Aristotle: "I have arrived at the same conclusion. What struck me is that these ideas did not come from my environment, but from inside me. They seemed...

Epimanos: "Immaterial, no?"

Aristotle: "Yes, immaterial. It wasn't the result of a noticeable effect but rather of an immaterial or spiritual impression."

Epimanos: "I understand. Nevertheless, what conclusions can we draw from this? Evidently these impressions from the soul."

Aristotle: "Yes, but that would mean that the soul is immaterial, but the immaterial cannot come from the material. Nothing can give something it does not have. Don't you agree?"

Epimanos: "Yes, said like that it makes sense. However, where do you want to go with this?

Aristotle: "My father is a doctor, Epimanos, and he often describes death to me: matter decomposes and disintegrates over time. And look around you: death is always marked by the destruction of matter."

Epimanos: "Yes, everything passes through this world, and that which the ancients constructed is already nearly gone."

Aristotle: "But if you take something which is not composed of matter, does it also disappear?

Epimanos: "It does not seem so to me: if it isn't composed of matter, then it cannot disintegrate. It cannot die. In this way, the thoughts of a man like Pythagoras will be eternal and will still be alive in more than a thousand years."

Aristotle: "Therefore, you think that the immaterial doesn't die?"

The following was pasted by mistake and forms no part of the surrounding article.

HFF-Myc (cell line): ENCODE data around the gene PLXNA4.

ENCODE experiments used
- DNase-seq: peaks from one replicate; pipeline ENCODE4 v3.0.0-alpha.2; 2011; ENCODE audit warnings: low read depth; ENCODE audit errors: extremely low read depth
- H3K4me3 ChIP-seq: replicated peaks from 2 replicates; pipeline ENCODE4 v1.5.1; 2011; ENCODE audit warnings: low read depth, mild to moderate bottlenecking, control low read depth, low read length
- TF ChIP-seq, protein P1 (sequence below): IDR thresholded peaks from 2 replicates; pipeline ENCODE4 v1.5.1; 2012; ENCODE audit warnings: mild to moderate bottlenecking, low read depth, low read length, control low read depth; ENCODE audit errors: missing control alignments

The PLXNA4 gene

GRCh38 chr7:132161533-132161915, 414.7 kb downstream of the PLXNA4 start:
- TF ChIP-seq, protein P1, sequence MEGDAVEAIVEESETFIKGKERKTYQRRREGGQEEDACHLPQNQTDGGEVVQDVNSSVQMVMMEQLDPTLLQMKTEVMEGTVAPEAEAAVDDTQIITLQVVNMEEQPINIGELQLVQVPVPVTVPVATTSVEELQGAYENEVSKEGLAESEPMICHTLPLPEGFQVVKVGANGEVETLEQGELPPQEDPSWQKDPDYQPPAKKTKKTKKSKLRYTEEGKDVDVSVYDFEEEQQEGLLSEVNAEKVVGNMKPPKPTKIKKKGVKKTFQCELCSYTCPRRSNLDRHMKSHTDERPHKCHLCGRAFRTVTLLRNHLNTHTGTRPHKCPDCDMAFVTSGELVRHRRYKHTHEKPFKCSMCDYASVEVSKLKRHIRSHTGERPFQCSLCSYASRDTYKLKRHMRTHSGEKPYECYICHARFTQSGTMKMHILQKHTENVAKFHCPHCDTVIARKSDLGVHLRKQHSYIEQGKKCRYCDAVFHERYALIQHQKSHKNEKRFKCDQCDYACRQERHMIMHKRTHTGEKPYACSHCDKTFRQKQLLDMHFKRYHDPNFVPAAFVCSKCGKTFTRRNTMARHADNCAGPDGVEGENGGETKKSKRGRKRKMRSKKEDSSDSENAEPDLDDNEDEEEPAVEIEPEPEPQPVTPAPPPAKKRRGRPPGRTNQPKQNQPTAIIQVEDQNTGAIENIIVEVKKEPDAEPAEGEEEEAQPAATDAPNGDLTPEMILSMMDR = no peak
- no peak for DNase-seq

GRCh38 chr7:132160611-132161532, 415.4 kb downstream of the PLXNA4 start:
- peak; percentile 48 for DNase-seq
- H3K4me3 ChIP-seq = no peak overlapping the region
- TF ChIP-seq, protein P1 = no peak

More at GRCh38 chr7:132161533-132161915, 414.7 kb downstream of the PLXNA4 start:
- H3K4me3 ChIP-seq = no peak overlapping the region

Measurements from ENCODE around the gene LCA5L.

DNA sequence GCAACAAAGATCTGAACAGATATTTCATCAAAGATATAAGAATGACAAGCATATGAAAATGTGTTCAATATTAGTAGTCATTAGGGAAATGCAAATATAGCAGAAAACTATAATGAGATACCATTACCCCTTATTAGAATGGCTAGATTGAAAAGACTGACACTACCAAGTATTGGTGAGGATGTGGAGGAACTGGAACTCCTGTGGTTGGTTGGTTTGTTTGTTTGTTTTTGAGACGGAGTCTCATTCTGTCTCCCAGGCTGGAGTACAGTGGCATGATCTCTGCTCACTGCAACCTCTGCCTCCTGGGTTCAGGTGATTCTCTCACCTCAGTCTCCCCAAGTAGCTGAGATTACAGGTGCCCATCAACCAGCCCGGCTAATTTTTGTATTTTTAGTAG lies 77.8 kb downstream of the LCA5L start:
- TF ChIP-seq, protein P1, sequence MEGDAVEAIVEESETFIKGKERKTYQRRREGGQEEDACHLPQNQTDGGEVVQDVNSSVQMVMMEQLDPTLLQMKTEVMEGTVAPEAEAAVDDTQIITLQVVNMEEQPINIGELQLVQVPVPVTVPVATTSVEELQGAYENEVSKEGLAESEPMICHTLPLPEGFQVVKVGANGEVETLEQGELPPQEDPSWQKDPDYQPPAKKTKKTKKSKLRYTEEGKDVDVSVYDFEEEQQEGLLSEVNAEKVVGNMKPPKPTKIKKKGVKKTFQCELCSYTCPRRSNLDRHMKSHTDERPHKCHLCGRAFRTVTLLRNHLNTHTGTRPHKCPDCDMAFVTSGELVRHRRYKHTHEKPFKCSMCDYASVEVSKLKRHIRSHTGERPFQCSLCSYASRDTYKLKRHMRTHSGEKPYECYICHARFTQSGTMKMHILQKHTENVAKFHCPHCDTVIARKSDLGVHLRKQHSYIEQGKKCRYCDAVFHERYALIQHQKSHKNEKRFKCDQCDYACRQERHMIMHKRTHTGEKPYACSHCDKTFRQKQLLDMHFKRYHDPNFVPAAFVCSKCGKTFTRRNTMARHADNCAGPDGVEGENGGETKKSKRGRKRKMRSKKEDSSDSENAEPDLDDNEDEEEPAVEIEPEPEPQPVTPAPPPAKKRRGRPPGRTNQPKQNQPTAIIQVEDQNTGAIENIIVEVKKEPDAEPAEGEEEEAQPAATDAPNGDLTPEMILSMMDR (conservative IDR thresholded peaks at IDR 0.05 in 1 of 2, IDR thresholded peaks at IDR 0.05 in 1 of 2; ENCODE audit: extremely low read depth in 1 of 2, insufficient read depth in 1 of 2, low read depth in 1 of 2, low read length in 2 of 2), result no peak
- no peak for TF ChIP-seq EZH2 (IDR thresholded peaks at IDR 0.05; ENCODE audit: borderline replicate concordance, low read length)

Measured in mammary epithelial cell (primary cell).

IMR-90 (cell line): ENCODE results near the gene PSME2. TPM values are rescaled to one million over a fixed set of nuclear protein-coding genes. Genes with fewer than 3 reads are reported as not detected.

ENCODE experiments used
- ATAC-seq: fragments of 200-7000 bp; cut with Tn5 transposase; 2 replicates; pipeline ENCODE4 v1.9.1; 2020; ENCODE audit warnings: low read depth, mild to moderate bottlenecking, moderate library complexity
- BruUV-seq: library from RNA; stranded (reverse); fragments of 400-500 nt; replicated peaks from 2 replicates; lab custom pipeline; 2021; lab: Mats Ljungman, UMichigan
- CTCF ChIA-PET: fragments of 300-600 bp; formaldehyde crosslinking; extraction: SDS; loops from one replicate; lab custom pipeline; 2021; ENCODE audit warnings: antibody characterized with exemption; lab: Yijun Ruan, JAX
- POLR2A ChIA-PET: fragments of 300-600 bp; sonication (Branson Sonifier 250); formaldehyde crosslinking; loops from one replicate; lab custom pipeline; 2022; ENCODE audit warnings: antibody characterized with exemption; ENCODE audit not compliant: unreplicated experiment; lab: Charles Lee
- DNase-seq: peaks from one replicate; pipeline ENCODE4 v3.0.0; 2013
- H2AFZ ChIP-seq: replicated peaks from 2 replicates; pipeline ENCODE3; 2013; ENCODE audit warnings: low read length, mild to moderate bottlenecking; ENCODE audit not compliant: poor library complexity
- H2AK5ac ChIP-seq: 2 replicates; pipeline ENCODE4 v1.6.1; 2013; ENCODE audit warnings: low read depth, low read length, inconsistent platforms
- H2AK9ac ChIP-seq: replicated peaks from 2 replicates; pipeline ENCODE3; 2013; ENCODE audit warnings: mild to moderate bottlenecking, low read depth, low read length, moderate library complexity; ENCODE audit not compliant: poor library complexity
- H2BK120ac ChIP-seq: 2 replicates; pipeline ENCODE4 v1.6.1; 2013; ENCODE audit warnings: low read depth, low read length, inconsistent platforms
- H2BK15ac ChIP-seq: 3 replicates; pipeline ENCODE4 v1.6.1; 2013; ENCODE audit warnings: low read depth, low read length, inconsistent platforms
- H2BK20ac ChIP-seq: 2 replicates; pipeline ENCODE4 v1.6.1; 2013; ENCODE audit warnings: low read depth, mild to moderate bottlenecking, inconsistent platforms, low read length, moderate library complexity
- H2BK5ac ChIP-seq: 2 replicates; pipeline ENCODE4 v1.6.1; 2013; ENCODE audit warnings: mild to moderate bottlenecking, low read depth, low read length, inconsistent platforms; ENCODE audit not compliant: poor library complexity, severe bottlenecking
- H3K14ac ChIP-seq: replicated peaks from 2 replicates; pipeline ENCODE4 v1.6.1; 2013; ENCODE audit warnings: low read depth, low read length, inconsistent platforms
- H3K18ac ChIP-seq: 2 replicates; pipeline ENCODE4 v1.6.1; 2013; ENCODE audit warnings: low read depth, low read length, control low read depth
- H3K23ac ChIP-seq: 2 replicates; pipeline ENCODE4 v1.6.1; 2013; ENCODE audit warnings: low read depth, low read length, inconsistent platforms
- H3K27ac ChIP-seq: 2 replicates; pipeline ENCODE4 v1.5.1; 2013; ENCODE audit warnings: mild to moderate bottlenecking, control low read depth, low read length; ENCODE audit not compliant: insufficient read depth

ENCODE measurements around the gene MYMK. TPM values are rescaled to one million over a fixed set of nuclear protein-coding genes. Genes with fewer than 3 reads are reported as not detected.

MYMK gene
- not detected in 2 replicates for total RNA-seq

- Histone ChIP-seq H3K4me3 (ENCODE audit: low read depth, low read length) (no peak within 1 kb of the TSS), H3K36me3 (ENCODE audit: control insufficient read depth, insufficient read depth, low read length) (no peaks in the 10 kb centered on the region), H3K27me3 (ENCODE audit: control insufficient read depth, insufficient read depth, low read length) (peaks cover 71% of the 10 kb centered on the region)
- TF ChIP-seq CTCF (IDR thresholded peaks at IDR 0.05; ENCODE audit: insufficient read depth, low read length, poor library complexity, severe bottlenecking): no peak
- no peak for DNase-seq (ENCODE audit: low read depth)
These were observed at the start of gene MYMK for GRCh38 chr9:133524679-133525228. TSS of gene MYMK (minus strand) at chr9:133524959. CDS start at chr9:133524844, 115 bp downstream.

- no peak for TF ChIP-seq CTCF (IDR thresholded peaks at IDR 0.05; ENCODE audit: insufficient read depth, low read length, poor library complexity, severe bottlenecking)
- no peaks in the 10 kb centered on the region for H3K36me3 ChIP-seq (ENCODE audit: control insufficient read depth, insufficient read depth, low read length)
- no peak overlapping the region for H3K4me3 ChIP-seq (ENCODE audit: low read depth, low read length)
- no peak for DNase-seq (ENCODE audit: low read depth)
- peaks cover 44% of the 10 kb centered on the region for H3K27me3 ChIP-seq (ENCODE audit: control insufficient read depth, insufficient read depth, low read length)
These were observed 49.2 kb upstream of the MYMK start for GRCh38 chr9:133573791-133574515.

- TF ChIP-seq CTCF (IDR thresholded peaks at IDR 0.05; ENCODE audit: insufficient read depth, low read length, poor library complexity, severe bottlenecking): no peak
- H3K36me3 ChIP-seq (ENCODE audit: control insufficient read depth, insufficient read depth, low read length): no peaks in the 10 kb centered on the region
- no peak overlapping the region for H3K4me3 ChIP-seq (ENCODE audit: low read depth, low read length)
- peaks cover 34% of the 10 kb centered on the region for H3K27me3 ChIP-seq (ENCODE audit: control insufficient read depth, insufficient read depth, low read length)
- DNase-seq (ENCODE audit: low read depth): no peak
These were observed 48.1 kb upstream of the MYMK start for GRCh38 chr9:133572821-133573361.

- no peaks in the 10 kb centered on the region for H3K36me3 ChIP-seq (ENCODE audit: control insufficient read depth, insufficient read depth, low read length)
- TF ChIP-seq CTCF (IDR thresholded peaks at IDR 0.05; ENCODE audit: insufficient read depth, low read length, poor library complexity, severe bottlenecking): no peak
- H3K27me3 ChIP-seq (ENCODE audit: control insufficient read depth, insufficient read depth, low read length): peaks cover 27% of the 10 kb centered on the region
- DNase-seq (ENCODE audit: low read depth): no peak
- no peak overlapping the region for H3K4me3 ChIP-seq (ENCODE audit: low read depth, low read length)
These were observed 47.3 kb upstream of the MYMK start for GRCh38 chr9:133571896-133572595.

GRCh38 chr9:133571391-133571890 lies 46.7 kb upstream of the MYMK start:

Epimanos: "With everything we've said up until now, I believe that has been established."

Aristotle: "Then our soul, which is immaterial, must never die. When we die, our body disintegrates, but our soul remains. Our life in the future is this life of the soul. It is for this life that we must, in our bodies, prepare."

Epimanos: "The dying king will therefore live on?"

Aristotle: "Yes, and it's for the happiness of his soul that I am going to pray this evening."

Epimanos: "We will pray together then."


And with these words, the two friends parted. Epimanos returned to Persephone's temple, while Aristotle headed towards the city gate to retreat into the countryside.

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MessagePosté le: Ven Avr 25, 2008 9:37 am    Sujet du message: Chapter V - The Wandering Répondre en citant

Chapter V - Wandering - In which Aristotle notes that it is not sensible to pray to multiple gods, and that, in all things, unity is preferable to division.

When Aristotle was fifteen years old, he lost his father and mother and was entrusted to the supervision of his nearest relative, Proxène, who lived in a remote region between Stageira and Athens. The young orphan was educated through harsh work of the land. This hardly satisfied him, because he was convinced that his spirit was more capable than his hands. He often met the humble peasants who worked with Proxène. He certainly admired their taste for the simple life, far removed from the sumptuous splendors and luxuries, which, he sensed, led clearly to vices. However, Aristotle was astonished by their customs.

One day, he saw one of them confiding in a prayer. Aristotle remembered his last dialogue with Epimanos, and found the peasant at fault.